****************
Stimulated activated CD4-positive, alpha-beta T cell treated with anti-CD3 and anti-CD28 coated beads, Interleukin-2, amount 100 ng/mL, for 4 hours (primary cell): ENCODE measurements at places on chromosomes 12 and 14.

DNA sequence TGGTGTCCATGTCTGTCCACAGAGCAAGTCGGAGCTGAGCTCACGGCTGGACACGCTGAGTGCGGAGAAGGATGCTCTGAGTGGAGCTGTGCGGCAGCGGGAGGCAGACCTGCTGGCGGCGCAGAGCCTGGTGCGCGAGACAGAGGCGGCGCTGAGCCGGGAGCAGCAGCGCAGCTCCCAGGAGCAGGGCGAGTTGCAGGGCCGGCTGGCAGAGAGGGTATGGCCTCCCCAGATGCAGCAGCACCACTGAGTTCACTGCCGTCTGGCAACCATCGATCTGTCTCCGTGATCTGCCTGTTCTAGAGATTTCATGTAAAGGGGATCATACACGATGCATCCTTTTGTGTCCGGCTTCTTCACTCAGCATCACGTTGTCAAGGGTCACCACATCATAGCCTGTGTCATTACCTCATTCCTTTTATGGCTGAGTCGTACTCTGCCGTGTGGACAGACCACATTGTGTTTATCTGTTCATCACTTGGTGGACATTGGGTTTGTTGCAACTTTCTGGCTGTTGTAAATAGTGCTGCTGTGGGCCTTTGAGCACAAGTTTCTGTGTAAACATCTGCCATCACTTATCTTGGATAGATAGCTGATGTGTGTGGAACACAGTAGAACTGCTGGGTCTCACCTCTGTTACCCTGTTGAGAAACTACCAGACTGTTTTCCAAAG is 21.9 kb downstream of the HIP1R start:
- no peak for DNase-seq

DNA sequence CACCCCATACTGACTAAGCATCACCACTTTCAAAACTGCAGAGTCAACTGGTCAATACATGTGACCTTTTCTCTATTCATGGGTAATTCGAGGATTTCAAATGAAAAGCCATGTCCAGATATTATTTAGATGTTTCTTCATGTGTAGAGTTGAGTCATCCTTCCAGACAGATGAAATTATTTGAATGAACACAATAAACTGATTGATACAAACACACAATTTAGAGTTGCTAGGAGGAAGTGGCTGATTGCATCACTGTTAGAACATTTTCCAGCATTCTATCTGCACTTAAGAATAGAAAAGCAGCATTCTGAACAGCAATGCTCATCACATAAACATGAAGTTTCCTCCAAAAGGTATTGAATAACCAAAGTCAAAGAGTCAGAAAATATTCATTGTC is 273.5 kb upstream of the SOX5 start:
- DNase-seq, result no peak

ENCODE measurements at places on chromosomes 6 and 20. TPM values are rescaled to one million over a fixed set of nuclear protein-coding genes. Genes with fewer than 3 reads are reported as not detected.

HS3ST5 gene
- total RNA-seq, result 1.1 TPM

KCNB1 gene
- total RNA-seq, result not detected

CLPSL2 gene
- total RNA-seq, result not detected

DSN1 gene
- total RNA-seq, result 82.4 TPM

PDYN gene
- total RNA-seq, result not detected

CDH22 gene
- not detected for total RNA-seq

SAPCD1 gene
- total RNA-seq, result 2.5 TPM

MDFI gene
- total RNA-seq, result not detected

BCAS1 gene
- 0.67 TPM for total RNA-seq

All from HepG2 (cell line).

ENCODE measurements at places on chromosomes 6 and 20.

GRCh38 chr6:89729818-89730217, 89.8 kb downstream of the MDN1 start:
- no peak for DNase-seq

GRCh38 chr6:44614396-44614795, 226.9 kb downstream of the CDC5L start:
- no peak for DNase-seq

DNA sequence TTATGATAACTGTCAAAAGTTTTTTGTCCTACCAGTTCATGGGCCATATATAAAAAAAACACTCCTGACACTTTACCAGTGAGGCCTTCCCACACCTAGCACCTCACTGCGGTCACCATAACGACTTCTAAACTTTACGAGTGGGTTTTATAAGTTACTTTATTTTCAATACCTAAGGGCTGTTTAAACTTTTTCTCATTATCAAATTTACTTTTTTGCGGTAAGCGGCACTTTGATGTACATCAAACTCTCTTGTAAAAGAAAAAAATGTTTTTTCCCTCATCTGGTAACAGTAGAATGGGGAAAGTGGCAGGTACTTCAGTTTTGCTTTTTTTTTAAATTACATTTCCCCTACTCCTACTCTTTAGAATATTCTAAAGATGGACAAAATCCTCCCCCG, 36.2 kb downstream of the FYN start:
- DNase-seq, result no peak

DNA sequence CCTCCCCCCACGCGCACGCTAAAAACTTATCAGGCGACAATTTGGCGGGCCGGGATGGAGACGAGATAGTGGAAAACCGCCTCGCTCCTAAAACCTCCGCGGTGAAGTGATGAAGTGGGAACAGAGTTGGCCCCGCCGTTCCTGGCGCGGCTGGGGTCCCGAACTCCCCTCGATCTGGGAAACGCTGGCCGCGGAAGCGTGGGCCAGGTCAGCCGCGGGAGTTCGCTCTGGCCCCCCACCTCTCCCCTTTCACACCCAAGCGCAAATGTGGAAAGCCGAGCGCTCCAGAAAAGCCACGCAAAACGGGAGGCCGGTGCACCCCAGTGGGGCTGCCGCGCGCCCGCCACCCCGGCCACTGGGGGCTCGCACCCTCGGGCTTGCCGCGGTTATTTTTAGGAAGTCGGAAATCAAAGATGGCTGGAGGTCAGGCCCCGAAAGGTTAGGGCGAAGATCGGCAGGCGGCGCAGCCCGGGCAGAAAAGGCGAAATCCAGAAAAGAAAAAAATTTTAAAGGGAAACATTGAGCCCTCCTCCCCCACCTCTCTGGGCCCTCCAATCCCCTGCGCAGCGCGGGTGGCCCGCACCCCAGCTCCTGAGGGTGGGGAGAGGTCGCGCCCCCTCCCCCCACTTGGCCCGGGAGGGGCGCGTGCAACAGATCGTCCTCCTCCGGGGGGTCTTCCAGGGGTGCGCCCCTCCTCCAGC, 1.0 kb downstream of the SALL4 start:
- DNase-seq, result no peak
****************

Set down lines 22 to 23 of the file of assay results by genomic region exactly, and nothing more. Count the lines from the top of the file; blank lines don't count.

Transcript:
- total RNA-seq, result not detected

BCAS1 gene